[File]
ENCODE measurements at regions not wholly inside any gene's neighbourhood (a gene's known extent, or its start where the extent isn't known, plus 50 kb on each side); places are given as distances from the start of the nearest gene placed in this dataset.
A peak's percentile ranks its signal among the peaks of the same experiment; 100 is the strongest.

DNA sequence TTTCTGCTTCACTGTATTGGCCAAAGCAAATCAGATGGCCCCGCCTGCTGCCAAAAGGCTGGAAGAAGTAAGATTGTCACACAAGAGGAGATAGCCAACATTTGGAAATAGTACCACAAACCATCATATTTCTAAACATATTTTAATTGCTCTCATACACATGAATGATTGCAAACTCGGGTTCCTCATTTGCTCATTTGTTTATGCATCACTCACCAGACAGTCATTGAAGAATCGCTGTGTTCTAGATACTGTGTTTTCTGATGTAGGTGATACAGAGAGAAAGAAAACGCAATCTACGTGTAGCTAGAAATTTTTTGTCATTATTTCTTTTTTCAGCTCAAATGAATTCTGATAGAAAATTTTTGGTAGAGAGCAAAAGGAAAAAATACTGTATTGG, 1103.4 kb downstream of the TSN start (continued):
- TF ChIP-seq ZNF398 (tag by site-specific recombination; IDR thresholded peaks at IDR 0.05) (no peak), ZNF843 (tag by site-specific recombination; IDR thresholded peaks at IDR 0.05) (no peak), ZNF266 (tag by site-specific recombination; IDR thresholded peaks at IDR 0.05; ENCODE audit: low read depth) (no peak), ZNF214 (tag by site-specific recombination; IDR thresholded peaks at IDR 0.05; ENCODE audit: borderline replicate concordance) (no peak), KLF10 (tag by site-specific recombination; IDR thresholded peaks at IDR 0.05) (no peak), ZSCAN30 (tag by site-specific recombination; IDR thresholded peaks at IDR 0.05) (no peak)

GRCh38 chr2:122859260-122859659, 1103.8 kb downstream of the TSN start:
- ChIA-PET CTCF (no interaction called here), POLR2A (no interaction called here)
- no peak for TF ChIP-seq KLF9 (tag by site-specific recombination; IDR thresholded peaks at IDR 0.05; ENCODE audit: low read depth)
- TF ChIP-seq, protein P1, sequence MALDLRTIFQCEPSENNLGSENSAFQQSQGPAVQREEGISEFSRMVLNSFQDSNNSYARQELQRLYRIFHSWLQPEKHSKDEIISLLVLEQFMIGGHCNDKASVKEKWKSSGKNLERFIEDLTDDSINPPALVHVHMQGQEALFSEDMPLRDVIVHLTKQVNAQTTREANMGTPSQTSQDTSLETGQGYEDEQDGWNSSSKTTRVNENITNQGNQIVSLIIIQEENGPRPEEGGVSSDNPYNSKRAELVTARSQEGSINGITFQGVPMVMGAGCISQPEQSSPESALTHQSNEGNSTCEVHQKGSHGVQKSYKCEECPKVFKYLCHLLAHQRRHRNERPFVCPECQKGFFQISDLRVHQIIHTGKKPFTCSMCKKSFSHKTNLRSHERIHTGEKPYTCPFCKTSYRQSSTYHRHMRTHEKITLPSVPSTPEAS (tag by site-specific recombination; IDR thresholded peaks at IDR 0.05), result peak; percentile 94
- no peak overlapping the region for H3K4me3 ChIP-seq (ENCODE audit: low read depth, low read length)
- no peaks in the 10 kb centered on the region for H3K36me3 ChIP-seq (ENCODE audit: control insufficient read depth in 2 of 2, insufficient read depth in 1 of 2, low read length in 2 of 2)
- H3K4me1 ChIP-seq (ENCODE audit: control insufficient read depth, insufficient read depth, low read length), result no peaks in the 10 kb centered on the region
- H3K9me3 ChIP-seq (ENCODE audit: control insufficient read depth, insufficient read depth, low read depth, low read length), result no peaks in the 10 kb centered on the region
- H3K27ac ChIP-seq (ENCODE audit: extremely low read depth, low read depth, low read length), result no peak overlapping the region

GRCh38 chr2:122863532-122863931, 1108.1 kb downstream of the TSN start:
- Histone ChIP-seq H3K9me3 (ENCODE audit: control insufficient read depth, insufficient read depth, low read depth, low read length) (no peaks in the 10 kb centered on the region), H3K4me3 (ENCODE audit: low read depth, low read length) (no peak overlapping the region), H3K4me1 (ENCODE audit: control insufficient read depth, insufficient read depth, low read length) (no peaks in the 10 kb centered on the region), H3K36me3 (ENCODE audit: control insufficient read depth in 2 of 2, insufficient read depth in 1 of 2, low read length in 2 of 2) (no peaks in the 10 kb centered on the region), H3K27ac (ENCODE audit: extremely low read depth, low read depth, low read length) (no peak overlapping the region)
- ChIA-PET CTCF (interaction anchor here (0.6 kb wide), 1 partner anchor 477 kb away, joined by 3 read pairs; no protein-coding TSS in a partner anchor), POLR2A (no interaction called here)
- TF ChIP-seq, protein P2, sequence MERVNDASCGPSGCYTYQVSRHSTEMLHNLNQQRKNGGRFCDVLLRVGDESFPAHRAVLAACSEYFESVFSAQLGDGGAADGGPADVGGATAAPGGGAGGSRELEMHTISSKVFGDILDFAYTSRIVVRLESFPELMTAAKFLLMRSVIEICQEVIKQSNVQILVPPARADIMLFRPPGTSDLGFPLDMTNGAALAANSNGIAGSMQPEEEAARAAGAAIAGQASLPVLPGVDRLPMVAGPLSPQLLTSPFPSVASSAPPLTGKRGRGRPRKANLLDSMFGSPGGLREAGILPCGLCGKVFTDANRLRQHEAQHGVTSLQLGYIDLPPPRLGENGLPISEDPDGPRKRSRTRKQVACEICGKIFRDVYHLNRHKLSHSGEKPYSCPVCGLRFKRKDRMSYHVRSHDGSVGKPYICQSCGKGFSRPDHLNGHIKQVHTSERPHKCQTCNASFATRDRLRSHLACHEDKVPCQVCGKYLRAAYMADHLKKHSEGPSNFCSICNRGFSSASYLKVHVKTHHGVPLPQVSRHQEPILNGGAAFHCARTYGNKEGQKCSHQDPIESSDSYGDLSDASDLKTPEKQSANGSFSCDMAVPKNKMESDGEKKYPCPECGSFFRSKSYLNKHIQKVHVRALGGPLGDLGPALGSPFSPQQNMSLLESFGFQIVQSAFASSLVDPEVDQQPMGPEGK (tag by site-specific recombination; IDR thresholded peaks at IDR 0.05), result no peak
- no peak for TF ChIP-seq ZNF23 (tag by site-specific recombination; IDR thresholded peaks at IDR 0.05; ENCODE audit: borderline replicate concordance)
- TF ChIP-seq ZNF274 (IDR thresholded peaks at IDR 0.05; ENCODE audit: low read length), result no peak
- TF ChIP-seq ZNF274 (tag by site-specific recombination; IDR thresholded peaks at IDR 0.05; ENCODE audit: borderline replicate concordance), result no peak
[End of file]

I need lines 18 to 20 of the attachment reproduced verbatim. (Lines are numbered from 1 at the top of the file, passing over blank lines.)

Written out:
- no peak for TF ChIP-seq ZNF23 (tag by site-specific recombination; IDR thresholded peaks at IDR 0.05; ENCODE audit: borderline replicate concordance)
- TF ChIP-seq ZNF274 (IDR thresholded peaks at IDR 0.05; ENCODE audit: low read length), result no peak
- TF ChIP-seq ZNF274 (tag by site-specific recombination; IDR thresholded peaks at IDR 0.05; ENCODE audit: borderline replicate concordance), result no peak